5 Ways to Stay Financially Fit in 2014

Personal_trainer_assessing_a_client's_goals_and_needs_as_they_write_a_fitness_programme

Gyms are crowded with New Year’s resolutionists boot-camping, spinning and CrossFitting their way to good health. At least for a few weeks, right? It’s as hard to stick to a new fitness plan as it is to a new financial plan, but here are five ways to trim your debt and strengthen that budget so that you can get—and stay—financially fit in 2014.

Lose that extra holiday weight

Does this debt make my budget look big? Chances are you’ve put on a few pounds of debt over the holidays. And you may have already been in the hole with credit card balances and student loans. There are just about as many strategies on how to reduce debt as there are diet plans to reduce weight. There’s the “snowball” plan of paying off the smallest debt first. And there’s the “avalanche” strategy—tackling the highest-interest-rate credit card from the start. Somebody probably has a debt-reduction plan called the “ski lift,” who knows? Different methods work for different people.

The key is to pick a debt diet plan and stick to it. First, you’ll have to come up with a bit of extra money each month to begin applying to those bills. That means tightening the belt on other expenditures…

Resist the urge to splurge

Eat less, exercise more: that’s the weight-loss mantra. In money matters, it’s spend less, save more. Things really are that simple, but human nature makes it harder than it has to be.

Your chances of success will increase if you are aware of “empty calories.” In financial fitness terms that means shopping smarter, using money-saving hacks, lowering your credit card interest rate, maximizing points and resisting impulse buys and binge-spending.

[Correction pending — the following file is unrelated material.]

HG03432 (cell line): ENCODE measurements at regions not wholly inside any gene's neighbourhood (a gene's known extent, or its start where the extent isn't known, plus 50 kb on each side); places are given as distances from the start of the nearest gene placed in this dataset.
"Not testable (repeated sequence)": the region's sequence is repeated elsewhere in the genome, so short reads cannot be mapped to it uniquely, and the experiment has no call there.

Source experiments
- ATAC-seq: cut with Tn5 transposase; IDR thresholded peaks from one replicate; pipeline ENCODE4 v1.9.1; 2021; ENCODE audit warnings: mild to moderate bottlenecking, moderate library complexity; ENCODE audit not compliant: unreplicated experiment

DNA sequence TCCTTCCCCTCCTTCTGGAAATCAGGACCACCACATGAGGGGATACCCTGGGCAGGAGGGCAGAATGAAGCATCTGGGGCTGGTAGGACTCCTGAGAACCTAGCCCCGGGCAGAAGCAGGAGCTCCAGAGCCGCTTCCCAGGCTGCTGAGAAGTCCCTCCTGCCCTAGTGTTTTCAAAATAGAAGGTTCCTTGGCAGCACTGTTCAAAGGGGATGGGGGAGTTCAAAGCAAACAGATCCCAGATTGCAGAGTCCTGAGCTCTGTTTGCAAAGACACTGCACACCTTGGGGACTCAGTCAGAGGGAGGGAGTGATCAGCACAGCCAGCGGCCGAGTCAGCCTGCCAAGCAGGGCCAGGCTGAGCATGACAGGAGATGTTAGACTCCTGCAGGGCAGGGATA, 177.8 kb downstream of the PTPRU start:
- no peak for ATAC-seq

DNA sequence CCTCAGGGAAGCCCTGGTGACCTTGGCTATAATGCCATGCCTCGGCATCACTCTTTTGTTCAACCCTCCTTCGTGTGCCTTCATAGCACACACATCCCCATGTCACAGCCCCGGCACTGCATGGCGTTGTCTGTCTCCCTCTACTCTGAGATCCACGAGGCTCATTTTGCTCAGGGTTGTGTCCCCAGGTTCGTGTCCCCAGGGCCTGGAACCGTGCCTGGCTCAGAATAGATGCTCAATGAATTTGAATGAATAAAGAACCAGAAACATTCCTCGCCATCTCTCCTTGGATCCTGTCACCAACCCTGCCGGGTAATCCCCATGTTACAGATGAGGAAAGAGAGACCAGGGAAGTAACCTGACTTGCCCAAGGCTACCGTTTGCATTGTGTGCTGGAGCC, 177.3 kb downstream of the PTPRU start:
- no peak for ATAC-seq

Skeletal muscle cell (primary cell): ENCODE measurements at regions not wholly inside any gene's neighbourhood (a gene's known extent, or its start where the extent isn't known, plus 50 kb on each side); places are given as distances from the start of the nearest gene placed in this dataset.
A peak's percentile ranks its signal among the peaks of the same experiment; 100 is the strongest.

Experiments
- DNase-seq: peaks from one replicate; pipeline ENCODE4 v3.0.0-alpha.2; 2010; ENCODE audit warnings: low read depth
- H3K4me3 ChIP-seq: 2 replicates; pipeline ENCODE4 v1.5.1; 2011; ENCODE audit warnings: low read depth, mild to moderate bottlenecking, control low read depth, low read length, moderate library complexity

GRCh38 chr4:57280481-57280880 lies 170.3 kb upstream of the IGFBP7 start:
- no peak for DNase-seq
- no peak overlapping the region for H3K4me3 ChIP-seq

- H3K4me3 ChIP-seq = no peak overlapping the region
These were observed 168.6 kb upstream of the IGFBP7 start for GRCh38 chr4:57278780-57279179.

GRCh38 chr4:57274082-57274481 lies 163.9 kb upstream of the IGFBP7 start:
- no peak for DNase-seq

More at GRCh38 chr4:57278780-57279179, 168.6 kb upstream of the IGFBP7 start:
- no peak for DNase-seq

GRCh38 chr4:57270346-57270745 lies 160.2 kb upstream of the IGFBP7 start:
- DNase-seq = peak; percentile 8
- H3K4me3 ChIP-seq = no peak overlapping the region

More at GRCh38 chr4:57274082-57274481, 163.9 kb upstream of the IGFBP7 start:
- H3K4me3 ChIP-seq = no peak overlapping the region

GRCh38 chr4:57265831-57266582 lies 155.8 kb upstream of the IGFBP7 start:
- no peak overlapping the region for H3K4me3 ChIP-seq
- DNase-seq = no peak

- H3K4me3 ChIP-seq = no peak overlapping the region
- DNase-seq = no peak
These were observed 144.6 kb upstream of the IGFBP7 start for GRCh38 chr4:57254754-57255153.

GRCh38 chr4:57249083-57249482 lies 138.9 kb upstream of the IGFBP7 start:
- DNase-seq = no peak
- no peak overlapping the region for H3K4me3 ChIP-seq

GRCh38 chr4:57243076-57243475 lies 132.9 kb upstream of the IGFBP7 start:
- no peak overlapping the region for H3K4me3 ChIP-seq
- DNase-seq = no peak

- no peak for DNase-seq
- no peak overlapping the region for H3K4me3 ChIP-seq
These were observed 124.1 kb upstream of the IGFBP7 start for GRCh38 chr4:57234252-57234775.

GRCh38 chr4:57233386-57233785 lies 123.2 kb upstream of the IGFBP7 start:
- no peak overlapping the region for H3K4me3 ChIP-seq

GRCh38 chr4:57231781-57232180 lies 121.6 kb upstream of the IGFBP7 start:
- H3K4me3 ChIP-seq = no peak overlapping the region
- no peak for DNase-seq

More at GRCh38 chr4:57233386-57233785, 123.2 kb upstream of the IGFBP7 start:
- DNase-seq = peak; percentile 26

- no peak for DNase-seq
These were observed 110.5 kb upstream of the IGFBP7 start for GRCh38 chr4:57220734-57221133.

Saving is easier when it’s done automatically. Consider drafting even a small amount from your paycheck to a savings or investment account each payday. Kick up the contribution when you can.

Monitor your progress

This is the weekly weigh-in, but we’re not measuring pounds or your body mass index. Instead, we’re counting dollars and your personal net worth. Depending on your nerd factor, budgeting can be simple or scientific, ranging from easy-to-use smartphone apps like Mint, Manilla or Billguard to a full-fledged personal finance software system such as Quicken.

Being in good physical shape doesn’t demand you use hospital-grade diagnostics and monitoring for your daily workout. Similarly, your financial fitness doesn’t require CPA-grade accounting standards.

Track your spending and saving habits in the manner that best fits the time and attention you are willing to devote. Whether it’s a simple system where you allocate your monthly outlays to a cash envelope dedicated for each expense or a sophisticated cash flow analysis, make sure you’re willing to keep it up to date and adhere to your budget.

Rely on a good trainer

A good personal trainer can help make your exercise plan more efficient, and even safer. Likewise, a financial consultant can assist you in investing effectively and keep you from falling into unwanted tax traps. Seek out a Certified Financial Planner™ or a CPA for trusted advice.

It’s a marathon, not a sprint

Everyone knows that “lose weight fast” come-ons are as phony as “get rich quick” schemes. It’s going to take time to reach your health and wealth goals. Teaming up with friends can help you through a good fitness training program as well as a financial makeover. And you don’t have to share every personal detail, whether it’s pounds to lose or debt to reduce.

Friends can help each other by meeting at the gym for workouts and then sharing a healthy lunch. From a financial standpoint, you can get together to walk instead of shop and move bragging rights from new Jimmy Choos to lower interest due.

Either way, fitness begins with taking the first step.

Fitness plan image courtesy of Wikimedia Commons.

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